The Blog

PBS's 'This Emotional Life': 'Living the New Normal' in a Military Family

There's a phrase being tossed around military installations, "living in the new normal." It means that this life of deployments, prosthetics and memorial services what life is going to be like for a while to come.
This post was published on the now-closed HuffPost Contributor platform. Contributors control their own work and posted freely to our site. If you need to flag this entry as abusive, send us an email.

There's a phrase being tossed around military installations, "living in the new normal." It means that this -- this life of repeated deployments, prosthetics and memorial services -- is what life is going to look like for us for a while to come, so we had better learn to deal with it.

My son was just two weeks old the first time his father deployed to Afghanistan. My husband was on his third deployment there when our son turned four and our daughter was born. She didn't meet her father until she was almost five months old. For the first months of her life she knew him only as an 8x10 picture taped to the backseat of the car. My husband knew his daughter only as the screaming voice in the background when he and I talked on the phone.

My husband is not deployed now and, amazingly, there are no plans for him to leave again anytime soon. The other day we calculated that he has spent 75 percent of our marriage either deployed into combat or away from home for training. His being home now is yet another "new normal" for us and we are again trying to adjust.

My little boy is so used to this life of ups and downs that he thinks it is normal -- the old normal. It's not even new anymore. My son doesn't know that there are kids in the world whose daddies come home every night. Months into the last deployment my son tried to convince me that I should let him go "fight the bad guys with Daddy." He said, "I'll push those bad guys down, punch them in the butt and call them 'peanut butter and jelly head.'" He had decided that his best chance for seeing his father was to go to war, too.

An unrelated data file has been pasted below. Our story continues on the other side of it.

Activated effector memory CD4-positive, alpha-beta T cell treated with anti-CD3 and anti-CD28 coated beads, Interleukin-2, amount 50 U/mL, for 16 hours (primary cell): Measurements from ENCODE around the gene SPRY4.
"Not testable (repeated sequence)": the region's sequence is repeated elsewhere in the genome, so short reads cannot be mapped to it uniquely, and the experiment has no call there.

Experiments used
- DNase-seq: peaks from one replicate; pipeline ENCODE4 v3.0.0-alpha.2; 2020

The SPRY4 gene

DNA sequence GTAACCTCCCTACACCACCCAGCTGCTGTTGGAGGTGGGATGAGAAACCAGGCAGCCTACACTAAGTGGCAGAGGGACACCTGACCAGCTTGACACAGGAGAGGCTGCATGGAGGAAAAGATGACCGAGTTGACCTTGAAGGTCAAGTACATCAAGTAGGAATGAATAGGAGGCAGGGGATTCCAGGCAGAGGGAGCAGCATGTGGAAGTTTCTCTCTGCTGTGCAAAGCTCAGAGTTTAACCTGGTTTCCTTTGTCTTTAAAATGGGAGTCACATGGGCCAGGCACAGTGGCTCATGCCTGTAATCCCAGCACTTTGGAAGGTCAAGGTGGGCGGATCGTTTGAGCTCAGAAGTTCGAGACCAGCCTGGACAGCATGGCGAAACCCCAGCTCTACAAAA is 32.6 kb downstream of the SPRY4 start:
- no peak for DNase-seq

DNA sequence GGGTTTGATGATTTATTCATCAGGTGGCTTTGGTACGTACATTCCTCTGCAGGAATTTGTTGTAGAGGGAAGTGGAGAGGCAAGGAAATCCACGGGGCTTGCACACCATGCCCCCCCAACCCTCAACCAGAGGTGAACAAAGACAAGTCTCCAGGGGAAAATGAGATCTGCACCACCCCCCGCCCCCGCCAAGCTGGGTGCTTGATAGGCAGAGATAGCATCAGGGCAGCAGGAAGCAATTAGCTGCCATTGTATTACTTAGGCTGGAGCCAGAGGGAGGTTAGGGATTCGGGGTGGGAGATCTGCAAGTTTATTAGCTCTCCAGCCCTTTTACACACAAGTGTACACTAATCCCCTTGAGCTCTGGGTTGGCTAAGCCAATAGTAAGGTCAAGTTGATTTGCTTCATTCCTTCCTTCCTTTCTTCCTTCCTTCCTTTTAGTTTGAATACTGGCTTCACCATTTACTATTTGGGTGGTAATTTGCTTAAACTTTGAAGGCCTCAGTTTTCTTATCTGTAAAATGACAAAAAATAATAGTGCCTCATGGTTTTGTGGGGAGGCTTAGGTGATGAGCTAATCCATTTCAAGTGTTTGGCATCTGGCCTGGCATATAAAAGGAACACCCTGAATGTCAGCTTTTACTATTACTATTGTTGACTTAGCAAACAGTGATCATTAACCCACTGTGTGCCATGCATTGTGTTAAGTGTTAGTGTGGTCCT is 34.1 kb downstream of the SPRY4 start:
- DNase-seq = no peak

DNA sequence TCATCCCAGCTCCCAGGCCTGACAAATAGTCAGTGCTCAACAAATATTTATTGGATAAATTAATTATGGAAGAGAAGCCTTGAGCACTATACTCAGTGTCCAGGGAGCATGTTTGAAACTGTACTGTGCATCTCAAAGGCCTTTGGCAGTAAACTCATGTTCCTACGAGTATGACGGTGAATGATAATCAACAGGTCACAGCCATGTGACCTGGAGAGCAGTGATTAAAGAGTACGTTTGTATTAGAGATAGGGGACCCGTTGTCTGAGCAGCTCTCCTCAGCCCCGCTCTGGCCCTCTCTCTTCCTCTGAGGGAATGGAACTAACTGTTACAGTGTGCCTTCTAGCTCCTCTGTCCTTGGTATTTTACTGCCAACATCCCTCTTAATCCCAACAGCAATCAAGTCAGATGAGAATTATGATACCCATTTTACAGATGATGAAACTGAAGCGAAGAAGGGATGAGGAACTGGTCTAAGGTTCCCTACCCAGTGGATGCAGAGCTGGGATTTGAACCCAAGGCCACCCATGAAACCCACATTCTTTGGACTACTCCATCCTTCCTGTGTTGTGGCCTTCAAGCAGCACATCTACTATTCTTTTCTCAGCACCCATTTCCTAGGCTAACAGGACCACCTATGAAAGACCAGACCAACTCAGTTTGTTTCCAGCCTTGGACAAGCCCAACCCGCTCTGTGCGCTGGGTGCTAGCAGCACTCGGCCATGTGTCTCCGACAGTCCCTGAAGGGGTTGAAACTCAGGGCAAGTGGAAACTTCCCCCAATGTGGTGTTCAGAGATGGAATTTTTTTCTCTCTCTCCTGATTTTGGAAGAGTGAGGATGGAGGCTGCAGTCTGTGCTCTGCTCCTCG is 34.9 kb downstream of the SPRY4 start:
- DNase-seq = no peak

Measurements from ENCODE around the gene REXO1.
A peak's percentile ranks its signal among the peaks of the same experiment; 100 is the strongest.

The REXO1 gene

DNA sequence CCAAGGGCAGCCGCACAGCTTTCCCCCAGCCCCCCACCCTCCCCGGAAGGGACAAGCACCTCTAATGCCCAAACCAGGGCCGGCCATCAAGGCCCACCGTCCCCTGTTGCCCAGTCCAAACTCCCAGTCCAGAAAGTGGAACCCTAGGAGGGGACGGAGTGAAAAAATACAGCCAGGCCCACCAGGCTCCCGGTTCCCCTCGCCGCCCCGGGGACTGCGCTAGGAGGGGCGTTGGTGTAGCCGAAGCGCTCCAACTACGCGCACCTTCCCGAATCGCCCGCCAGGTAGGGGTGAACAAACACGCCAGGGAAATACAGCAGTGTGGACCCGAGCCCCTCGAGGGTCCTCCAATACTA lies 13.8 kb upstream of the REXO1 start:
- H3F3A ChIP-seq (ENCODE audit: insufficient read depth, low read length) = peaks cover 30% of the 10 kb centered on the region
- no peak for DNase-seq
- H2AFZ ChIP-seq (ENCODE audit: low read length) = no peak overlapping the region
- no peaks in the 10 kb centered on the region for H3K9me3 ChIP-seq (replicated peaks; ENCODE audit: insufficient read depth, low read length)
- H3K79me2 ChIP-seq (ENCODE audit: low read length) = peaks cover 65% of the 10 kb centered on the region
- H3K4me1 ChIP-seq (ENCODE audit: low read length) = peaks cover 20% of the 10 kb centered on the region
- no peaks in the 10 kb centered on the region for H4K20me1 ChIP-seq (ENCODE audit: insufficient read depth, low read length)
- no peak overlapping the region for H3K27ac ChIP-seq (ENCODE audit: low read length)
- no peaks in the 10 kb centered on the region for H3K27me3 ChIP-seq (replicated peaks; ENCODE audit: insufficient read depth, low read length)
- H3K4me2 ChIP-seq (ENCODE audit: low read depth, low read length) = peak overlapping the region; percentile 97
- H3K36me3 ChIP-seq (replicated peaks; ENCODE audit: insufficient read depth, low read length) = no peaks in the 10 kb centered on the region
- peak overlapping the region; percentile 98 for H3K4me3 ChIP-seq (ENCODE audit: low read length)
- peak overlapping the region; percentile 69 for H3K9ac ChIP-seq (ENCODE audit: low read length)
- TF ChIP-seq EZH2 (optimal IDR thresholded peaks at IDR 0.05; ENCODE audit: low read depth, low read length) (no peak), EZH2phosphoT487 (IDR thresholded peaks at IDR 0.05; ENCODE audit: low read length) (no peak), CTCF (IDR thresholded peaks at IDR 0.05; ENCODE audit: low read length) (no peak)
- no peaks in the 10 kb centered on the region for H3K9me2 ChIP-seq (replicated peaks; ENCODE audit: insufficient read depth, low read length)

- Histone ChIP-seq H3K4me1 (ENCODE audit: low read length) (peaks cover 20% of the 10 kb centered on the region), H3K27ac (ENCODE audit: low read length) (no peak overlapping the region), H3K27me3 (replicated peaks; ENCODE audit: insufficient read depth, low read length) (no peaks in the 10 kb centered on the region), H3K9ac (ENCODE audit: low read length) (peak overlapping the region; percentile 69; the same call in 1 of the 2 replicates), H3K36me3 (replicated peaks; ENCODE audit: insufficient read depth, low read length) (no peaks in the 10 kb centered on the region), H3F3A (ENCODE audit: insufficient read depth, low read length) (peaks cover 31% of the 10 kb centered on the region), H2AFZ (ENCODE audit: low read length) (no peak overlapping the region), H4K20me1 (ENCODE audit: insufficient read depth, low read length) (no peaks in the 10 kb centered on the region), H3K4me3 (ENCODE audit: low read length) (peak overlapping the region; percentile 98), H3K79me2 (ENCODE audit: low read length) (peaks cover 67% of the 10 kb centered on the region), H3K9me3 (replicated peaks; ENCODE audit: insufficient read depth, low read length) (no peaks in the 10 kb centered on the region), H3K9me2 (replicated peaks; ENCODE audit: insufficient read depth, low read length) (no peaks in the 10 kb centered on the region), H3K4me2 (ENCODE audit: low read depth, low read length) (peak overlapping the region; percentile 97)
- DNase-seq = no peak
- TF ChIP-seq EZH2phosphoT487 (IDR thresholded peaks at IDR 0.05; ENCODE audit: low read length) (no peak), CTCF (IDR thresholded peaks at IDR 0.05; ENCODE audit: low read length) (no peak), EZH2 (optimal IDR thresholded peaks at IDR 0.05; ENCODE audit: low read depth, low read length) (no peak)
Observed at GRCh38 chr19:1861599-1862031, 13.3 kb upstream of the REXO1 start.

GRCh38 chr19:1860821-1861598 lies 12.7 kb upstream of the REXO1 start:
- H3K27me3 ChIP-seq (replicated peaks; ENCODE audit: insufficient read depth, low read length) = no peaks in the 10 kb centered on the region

Most young military children don't know their situation is unusual. They weren't alive in the time before mommies and daddies went off to war. That's not going to change anytime soon. Troops who have just shaken the last bit of Iraqi dust out of their uniforms are now packing their bags for Central Asia, preparing for harsh mountain winters and more brutal desert summers. Their families are preparing for yet another year apart, more missed birthdays, anniversaries and Christmases.

On March 8, 2003, I sat in my wedding gown in a hotel room in Key West, Fla. and counted the costs of being a military wife. My handsome soon-to-be husband was already standing on the beach with his brother and his buddies, sweating in their tuxedos and waiting for me. I took my time because I wanted to make sure that I knew what I was doing. I had no doubts about the guy but wondered, was I ready for military life? The possibility of frequent moves, the long absences, for the Army to take priority over me? Even though I knew I wasn't walking down the aisle and into a dream life, I decided that I could accept military life and all the drama that goes with it. I didn't have kids then so I didn't have to consider what this life would mean for them. My kids didn't get to count the costs like I did. They were drafted into service.

The reality of life in a war-time military family means that my kids won't have the childhood I had. They won't live in a town where our family has generations of history -- where they have dozens of extended family members to call during emergencies or to cushion all of their falls and disappointments. They'll grow up much faster than I did.

They will grow up with a higher sense of community, purpose and responsibility than I had, but they'll also have memories of a perpetually empty seat at the dinner table and of mom being the one who taught them to fish. They will remember the bitter pain of hugging their father goodbye knowing that they'll be three inches taller when they see him again. They will remember that some of their friends never got to see their fathers again.

I believe wholeheartedly in the mission our country has undertaken in this war and I am extremely proud of my husband for being one of the few who has stepped up -- again and again -- to shoulder the burden. I'm proud of myself too, for somehow holding it all together during the deployments and for sacrificing my own comfort for something that is bigger and more important than myself. But, truthfully, I don't like this new normal very much. The pride and strength it offers comes at a steep price. Still, we are living in the new normal, and we're going to have to deal with it.